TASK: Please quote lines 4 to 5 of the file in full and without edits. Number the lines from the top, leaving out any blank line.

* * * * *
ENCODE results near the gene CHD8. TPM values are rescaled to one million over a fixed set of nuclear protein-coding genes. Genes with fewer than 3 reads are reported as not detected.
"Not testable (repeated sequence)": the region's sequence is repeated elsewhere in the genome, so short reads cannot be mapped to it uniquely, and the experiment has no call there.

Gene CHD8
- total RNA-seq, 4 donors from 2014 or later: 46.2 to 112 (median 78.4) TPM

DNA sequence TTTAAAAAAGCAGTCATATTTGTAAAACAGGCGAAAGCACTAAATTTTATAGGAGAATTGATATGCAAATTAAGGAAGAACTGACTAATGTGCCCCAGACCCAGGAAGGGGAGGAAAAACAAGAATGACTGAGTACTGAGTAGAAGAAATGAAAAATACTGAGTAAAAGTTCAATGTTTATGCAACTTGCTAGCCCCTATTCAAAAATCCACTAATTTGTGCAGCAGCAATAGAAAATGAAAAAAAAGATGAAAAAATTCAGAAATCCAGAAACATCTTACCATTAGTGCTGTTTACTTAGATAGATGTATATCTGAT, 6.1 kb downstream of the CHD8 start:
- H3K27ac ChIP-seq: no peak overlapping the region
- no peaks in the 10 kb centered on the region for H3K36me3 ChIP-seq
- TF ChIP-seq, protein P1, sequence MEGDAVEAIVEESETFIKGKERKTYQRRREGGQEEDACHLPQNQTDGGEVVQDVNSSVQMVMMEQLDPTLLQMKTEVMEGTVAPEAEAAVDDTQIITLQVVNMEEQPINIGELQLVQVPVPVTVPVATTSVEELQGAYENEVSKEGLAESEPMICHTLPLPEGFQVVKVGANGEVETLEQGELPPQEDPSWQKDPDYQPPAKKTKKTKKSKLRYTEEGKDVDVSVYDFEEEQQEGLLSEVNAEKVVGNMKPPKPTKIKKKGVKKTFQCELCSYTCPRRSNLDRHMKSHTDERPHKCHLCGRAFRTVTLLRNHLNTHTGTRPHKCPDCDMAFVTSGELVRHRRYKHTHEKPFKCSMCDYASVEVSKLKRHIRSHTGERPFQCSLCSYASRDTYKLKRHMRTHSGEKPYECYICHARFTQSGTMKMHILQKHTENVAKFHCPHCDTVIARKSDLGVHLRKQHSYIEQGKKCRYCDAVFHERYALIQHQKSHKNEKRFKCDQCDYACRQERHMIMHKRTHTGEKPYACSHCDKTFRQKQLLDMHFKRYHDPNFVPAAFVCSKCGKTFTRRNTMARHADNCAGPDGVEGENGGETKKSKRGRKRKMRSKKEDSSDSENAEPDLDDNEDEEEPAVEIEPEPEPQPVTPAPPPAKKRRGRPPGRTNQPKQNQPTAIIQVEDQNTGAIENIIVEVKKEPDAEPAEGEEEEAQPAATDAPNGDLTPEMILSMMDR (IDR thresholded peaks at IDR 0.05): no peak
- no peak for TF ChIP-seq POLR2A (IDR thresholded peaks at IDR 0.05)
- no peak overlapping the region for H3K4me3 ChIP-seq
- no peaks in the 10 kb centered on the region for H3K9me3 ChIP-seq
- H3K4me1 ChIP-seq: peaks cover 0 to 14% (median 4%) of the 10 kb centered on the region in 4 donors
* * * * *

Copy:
- total RNA-seq, 4 donors from 2014 or later: 46.2 to 112 (median 78.4) TPM

DNA sequence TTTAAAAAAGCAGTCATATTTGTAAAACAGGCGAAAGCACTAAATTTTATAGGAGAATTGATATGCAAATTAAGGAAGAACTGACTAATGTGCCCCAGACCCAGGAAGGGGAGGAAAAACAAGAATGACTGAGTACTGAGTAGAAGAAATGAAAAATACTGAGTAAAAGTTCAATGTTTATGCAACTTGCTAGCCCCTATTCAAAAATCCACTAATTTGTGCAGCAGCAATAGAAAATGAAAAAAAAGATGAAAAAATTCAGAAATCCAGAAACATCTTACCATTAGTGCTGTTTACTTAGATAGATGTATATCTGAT, 6.1 kb downstream of the CHD8 start: